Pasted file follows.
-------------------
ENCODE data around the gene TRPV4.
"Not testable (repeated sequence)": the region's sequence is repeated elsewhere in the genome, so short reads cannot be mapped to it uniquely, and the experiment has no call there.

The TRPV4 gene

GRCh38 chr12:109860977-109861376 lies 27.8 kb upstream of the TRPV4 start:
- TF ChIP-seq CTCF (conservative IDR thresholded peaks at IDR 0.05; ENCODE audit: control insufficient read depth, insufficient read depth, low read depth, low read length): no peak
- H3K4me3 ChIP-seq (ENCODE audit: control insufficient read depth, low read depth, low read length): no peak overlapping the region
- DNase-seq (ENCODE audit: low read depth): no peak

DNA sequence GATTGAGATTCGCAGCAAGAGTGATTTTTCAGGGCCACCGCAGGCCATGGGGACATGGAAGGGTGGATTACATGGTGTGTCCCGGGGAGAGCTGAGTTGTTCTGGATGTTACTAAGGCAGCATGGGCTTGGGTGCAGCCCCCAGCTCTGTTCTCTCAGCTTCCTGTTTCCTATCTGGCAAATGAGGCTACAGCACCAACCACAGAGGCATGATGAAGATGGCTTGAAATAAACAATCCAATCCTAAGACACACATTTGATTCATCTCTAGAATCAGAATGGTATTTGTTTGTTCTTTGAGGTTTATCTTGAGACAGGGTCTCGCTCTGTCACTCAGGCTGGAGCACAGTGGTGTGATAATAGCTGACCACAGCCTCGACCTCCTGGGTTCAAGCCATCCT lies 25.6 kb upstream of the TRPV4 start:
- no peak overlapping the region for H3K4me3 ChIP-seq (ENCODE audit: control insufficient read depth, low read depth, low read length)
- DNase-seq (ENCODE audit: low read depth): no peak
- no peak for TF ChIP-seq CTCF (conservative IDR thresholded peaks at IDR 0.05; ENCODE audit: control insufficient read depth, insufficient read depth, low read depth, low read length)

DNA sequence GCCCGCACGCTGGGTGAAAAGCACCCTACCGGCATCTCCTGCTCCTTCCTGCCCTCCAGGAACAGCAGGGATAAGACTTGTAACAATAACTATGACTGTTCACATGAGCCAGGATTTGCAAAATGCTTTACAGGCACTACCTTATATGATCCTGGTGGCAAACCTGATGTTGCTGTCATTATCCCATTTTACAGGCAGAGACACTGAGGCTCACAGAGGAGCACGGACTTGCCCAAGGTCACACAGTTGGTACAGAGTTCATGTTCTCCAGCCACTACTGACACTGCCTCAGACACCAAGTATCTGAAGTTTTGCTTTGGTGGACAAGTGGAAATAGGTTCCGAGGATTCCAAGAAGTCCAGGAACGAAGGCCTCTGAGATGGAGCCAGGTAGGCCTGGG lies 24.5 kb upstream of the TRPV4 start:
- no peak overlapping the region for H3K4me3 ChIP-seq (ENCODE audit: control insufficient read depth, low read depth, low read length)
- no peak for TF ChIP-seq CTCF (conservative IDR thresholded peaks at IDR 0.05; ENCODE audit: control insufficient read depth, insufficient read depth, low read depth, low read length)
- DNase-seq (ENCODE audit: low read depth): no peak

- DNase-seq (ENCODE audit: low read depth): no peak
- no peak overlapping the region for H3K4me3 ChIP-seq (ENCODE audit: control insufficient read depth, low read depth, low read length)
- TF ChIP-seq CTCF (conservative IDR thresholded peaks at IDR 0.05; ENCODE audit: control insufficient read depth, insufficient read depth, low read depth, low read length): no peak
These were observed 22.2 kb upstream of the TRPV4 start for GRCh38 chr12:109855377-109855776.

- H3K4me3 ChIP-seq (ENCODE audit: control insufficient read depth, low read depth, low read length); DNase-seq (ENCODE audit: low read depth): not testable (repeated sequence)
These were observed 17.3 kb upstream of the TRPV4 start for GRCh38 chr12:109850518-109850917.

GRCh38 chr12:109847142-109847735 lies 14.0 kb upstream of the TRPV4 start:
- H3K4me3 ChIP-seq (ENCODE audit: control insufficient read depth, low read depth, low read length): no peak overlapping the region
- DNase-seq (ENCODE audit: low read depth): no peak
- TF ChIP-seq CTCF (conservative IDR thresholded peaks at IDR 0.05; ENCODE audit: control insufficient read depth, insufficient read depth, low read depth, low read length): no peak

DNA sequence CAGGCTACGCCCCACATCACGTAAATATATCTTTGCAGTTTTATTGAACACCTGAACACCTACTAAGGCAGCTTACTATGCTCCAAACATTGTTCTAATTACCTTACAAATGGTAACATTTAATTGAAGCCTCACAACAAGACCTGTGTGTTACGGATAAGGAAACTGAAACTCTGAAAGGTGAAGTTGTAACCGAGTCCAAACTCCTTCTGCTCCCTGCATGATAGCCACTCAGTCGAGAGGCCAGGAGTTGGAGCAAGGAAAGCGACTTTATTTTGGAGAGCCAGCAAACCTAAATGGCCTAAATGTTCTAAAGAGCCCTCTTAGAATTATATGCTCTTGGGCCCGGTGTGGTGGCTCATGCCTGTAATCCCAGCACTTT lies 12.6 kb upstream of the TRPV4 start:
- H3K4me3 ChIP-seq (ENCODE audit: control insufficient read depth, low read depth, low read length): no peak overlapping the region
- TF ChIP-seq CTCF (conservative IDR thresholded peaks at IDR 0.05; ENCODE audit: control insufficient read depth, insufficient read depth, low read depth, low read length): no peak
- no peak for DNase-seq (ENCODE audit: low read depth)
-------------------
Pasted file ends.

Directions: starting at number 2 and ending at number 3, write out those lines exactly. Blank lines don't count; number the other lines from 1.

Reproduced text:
"Not testable (repeated sequence)": the region's sequence is repeated elsewhere in the genome, so short reads cannot be mapped to it uniquely, and the experiment has no call there.

The TRPV4 gene